"We thank Tom, Scott and Sandra for their many years of excellent work on Olympic figure skating. They set the bar high," Bell said. "We are looking forward to hearing more of Tom’s signature track and field calls at the 2016 Summer Olympics in Rio."
Johnny Weir and Tara Lipinski, whose critical, entertaining and fashion-conscious figure skating analysis on NBCSN drew praise during the Winter Olympics in Sochi, have earned an expected promotion to the lead team for the sport on the NBC Sports Group.
NBC will announce the change Wednesday.
“Tara and Johnny are a very authentic team,” Jim Bell, the executive producer of NBC Olympics, said in a telephone interview. “They’re fun and fresh. They’re not afraid to offer strong opinions and come back and take a selfie on Instagram.”
He added: “You look for their kind of chemistry. You can’t make it up.”
Lipinski and Weir will be the prime-time voices of figure skating for NBC during the 2018 Winter Games in Pyeongchang, South Korea, but will start in their new roles during the NBC broadcast of Skate America on Sunday.
They are replacing Scott Hamilton, the 1984 Olympic men’s ice skating gold medalist, who began calling the Winter Olympics for CBS in 1992, and Sandra Bezic.
Tracy Wilson, NBC’s ice dancing and scoring analyst, survived the cast changes.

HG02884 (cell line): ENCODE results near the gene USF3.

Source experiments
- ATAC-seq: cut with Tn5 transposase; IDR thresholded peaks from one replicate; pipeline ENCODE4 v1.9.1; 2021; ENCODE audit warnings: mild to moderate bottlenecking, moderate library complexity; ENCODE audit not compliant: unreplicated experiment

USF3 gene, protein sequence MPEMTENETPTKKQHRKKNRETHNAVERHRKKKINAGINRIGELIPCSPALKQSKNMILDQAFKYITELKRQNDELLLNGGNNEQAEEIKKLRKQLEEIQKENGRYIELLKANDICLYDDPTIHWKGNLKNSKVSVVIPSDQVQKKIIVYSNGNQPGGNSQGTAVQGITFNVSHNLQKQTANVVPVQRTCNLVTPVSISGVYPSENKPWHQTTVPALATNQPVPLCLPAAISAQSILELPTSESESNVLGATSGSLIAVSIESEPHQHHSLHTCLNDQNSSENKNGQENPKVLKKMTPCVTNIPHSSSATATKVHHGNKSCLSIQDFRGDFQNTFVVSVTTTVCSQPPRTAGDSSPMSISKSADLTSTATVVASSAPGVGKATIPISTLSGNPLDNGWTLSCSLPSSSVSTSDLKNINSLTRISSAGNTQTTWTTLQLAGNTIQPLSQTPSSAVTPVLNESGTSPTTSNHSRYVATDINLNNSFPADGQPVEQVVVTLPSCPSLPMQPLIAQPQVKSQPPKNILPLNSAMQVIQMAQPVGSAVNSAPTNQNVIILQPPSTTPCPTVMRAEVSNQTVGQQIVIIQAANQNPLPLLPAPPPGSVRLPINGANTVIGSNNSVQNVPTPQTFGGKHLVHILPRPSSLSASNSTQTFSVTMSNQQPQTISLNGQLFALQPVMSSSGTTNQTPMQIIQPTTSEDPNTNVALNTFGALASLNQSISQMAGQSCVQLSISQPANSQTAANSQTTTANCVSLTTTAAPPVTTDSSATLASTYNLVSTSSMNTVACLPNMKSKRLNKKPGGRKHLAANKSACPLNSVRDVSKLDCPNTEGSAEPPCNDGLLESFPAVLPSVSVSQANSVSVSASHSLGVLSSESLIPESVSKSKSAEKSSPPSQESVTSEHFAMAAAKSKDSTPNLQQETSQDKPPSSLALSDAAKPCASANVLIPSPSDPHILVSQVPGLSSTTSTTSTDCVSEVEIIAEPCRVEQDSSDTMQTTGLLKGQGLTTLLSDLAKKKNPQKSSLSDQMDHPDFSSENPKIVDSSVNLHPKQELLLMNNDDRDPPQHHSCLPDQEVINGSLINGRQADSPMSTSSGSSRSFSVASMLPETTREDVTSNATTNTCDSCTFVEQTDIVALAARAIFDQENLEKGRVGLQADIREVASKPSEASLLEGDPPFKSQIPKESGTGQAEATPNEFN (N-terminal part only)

Terry Gannon, who hosted the NBCSN coverage with Lipinski and Weir, will take over for Tom Hammond. Hamilton will become a special correspondent for major figure skating events, like the Winter Olympics and the United States nationals.
Weir, Lipinski and Gannon were on the air from Sochi for hours at a time on NBCSN, calling every figure skating routine except for those in the new team competition. The NBC crew called far fewer routines for the prime-time evening broadcast.
Since then, NBC has been grooming Weir and Lipinski for wider roles within Comcast, its parent company. They were fashion commentators for the Kentucky Derby and Access Hollywood’s Academy Awards coverage.
On Wednesday, Weir and Lipinski will appear on NBC’s “Today” show.
Weir and Lipinski’s ascent was first reported last month when Hamilton, Bezic and Hammond told The Chicago Tribune of the changes.
Bell said he had not decided if another team would be formed to call figure skating on NBCSN. He did not rule out double duty for Lipinski and Weir, who could be calling figure skating for NBC until its Olympics rights deals end in 2032.